- The Washington Times - Thursday, August 7, 2008

NORFOLK | Michelle Obama told military wives faced with their husbands’ multiple tours of duty, low military pay and health care concerns that help is on its way Wednesday, as the Democratic presidential candidate deployed his wife to court military families considered vital to flipping this historically Republican state.

“Few sacrifice more to serve their country than you, and I know that too often it seems like you’re doing it on your own,” Mrs. Obama told participants in a roundtable discussion at Old Dominion University.

Stay-at-home mom Beth Robinson, 33, wife of a Marine Corps officer, emphasized that health care, housing and pay should be “not negotiable” when it comes to the government’s responsibility to take care of service members.

“I am disappointed that our struggling military families have difficulty obtaining health care on and off base,” said Mrs. Robinson, whose 18-month-old toddler could be heard calling out to her mother from backstage. “And don’t forget, once the war is over, funding the military must continue.”

Mrs. Obama introduced a blue glossy pamphlet titled “Barack Obama’s Plan to Support Virginia Military Families.” It presented promises including military pay raises, fund increases for Veterans Administration medical care and relief from repeated deployments by “beginning an immediate redeployment of American troops from Iraq.”

Her description of each of the promises was greeted with rousing applause by the small but enthusiastic crowd of supporters in the lecture hall, mostly wives and service members from the collection of major military installations in Norfolk.

Appealing to military families and emphasizing kitchen-table issues is a key component to Mr. Obama’s strategy to win Virginia, which has not elected a Democrat for president since 1964 but which the campaign thinks it can pick off along with a few other states in the solid Republican South.

Democrats view Virginia as ripe for the picking. It has trended their way in recent elections, with Virginians selecting back-to-back Democratic governors, sending Jim Webb to the Senate in 2007 and handing control of the state senate to Democrats that same year. Polls show Mr. Obama and Republican presidential candidate Sen. John McCain in a dead heat.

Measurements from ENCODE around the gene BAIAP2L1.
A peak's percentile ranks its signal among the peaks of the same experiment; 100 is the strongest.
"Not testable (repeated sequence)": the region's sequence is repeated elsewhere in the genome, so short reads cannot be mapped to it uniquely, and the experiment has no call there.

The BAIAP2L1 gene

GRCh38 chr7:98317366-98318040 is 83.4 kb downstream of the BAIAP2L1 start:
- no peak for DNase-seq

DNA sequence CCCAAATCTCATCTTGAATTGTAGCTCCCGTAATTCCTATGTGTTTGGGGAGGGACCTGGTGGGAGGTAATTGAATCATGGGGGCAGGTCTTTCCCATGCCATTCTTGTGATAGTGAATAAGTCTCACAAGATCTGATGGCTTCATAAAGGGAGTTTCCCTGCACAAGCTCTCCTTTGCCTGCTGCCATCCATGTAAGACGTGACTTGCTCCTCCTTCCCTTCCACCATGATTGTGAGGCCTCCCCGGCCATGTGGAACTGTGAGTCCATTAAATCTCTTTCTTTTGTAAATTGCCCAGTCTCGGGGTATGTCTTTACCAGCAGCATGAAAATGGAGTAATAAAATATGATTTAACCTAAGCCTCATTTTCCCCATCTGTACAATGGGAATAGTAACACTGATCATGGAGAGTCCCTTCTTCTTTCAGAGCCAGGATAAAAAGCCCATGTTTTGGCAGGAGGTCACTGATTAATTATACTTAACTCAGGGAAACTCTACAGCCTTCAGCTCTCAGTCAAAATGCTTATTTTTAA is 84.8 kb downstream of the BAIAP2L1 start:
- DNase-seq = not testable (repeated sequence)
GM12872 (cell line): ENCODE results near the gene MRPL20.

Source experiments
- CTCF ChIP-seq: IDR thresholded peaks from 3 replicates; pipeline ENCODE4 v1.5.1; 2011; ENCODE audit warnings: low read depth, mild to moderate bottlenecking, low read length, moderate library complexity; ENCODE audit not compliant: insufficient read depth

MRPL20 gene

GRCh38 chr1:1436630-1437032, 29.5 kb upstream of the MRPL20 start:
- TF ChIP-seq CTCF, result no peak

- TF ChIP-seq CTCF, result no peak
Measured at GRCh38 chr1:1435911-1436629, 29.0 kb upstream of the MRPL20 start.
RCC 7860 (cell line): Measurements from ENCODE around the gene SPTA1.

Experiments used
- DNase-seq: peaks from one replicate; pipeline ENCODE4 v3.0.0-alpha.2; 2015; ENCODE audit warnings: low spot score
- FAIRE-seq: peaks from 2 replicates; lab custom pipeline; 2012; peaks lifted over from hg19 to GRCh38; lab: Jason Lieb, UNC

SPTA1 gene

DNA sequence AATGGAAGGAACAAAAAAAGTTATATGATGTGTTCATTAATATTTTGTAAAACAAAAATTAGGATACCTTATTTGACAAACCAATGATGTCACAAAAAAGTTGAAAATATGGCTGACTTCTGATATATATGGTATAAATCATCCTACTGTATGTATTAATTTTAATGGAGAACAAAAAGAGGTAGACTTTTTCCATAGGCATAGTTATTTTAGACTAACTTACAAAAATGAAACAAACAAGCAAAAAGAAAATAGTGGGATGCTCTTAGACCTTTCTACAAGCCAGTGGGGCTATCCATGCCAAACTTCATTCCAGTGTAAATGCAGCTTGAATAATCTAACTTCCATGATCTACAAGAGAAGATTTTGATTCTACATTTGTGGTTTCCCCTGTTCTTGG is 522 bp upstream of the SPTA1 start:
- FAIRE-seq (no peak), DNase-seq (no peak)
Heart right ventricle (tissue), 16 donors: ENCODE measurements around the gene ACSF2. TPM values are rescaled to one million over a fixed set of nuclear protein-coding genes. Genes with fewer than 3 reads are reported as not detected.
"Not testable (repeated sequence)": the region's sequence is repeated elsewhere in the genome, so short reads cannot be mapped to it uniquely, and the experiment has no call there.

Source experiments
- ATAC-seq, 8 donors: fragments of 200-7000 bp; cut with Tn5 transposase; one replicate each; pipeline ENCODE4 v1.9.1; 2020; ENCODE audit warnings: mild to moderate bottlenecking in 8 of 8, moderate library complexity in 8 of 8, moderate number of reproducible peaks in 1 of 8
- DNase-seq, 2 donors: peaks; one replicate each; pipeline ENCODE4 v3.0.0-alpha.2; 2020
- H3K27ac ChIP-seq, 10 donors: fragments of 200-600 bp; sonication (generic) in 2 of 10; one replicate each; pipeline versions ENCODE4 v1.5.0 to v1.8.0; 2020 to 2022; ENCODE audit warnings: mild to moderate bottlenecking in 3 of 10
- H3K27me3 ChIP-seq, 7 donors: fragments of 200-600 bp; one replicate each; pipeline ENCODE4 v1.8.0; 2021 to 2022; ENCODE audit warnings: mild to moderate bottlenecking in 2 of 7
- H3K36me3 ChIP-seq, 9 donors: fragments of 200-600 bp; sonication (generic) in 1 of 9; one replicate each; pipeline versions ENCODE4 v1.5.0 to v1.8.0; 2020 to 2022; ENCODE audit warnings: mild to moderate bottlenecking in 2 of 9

“This is very much a competitive state now that is moving in a Democratic direction,” said Curtis Gans, director of the nonpartisan Center for the Study of the American Electorate at American University.

He said the Obama campaign made a wise choice in going after the military vote in Virginia. But he cautioned that any group of voters could swing a race that promises to be as close as the presidential contest in Virginia.

“This is a state that has significant Marine Corps bases, Navy bases and Army bases, plus the Pentagon and all the places that feed into it,” Mr. Gans said. “The military vote is one of many votes that could be important. You don’t neglect any segment of the community if you are trying to win.”

The McCain campaign also is pursuing a national strategy to court military wives and service members. Mrs. Obama during the primary race hosted similar roundtables at Fort Bragg, N.C., and Hopkinsville, Ky.

In Norfolk, Mrs. Obama was joined by retired Army Capt. Paul “Bud” Bucha, a Medal of Honor recipient from the Vietnam War who is advising the Obama campaign. He reminded the crowd that Mr. McCain of Arizona voted against the new GI Bill that passed and was signed into law earlier this year.

The highly popular measure, whose chief sponsor was Mr. Webb, gives added education benefits to veterans of the wars in Iraq and Afghanistan and allows veterans to transfer the tuition assistance to family members.

Round-table participant Elaine Guishard, 46, a breast cancer survivor whose husband will retire from the Navy in three years, said she is terrified about finding affordable health insurance after her family loses active-duty military coverage. Her pre-existing conditions will make health insurance too expensive for her to afford, she said.

“What’s going to happen to me in three years if this cancer comes back,” she said.

Mrs. Obama said her husbands plan for universal health care would provide the answer.

She continued: “If Barack has the distinct honor of serving as your next president and I have the privilege of serving along side of him as your first lady, I’m going to keep taking these concerns to him, because the commander in chief doesn’t just need to know how to lead the military. He needs to understand what war does to military families.”

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